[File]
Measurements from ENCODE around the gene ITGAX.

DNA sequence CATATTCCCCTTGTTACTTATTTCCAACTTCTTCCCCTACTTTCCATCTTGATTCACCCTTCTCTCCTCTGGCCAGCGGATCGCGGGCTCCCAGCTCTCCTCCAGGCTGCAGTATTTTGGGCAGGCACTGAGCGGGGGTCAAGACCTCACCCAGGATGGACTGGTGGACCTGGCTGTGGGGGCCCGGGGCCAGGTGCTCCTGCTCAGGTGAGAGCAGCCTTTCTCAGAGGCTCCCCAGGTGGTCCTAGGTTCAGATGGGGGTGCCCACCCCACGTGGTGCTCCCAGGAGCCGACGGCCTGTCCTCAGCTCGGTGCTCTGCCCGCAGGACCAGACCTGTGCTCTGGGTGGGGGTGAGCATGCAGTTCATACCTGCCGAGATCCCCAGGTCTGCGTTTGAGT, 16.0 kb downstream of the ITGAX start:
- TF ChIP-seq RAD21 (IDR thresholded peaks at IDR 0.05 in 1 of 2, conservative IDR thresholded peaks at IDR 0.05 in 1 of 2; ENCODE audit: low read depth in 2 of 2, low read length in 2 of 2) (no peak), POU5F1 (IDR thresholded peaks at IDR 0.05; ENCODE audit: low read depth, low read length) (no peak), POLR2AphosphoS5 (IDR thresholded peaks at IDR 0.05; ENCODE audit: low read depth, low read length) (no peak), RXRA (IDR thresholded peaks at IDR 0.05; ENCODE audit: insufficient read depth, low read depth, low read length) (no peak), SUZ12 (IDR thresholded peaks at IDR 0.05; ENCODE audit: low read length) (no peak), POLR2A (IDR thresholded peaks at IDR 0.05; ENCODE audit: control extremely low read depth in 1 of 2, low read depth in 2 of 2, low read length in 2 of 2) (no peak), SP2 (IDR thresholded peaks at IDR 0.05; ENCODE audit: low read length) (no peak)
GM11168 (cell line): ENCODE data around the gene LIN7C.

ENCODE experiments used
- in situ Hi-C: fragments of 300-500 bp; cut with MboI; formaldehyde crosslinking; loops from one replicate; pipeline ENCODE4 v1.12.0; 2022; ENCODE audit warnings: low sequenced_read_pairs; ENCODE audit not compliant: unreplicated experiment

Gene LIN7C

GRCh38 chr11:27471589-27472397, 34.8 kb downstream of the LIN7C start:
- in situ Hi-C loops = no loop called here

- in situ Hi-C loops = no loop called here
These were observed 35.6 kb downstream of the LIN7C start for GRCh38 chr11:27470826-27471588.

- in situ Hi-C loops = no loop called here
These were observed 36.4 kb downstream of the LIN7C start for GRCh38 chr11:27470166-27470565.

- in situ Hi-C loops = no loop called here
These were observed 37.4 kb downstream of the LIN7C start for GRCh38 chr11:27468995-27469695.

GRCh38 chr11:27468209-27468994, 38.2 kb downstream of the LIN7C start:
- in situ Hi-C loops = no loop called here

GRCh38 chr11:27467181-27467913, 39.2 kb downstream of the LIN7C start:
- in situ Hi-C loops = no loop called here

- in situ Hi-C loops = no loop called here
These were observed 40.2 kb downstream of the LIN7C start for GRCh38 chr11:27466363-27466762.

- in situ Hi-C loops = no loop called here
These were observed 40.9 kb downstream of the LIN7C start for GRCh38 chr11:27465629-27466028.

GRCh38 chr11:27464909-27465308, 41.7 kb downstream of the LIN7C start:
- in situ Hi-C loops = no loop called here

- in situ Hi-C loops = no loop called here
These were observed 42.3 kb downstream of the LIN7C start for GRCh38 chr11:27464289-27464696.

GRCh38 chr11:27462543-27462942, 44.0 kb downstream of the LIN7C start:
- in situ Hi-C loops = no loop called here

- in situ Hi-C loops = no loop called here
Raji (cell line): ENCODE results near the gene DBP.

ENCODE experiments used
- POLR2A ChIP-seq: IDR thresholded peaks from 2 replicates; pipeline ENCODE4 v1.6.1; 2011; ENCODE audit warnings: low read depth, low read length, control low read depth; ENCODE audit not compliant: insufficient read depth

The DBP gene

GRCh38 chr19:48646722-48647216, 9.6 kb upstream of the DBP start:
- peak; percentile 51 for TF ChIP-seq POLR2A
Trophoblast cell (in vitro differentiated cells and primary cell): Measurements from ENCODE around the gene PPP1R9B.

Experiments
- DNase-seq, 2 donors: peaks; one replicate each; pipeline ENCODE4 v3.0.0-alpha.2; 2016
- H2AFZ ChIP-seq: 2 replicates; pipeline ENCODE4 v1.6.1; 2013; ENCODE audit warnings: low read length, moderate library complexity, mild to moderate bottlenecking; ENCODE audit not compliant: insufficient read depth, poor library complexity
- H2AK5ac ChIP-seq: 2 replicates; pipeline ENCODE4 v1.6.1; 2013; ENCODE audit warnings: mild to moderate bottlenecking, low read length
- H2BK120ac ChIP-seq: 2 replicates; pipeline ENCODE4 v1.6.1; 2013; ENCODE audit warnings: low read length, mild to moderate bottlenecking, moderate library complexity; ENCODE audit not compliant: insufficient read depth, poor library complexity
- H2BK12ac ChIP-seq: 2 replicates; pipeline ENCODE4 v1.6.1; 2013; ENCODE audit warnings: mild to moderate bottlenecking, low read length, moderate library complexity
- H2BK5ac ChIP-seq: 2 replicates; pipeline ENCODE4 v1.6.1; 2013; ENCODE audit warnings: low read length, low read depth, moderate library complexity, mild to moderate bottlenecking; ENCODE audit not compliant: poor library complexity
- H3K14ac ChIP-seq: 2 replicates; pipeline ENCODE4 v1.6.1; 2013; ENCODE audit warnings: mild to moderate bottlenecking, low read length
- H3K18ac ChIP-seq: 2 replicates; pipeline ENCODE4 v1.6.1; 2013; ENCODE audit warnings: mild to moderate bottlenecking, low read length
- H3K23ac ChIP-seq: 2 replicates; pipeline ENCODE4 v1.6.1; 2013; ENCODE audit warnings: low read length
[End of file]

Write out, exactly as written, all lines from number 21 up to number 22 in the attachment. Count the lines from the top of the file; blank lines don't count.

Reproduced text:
These were observed 40.2 kb downstream of the LIN7C start for GRCh38 chr11:27466363-27466762.

- in situ Hi-C loops = no loop called here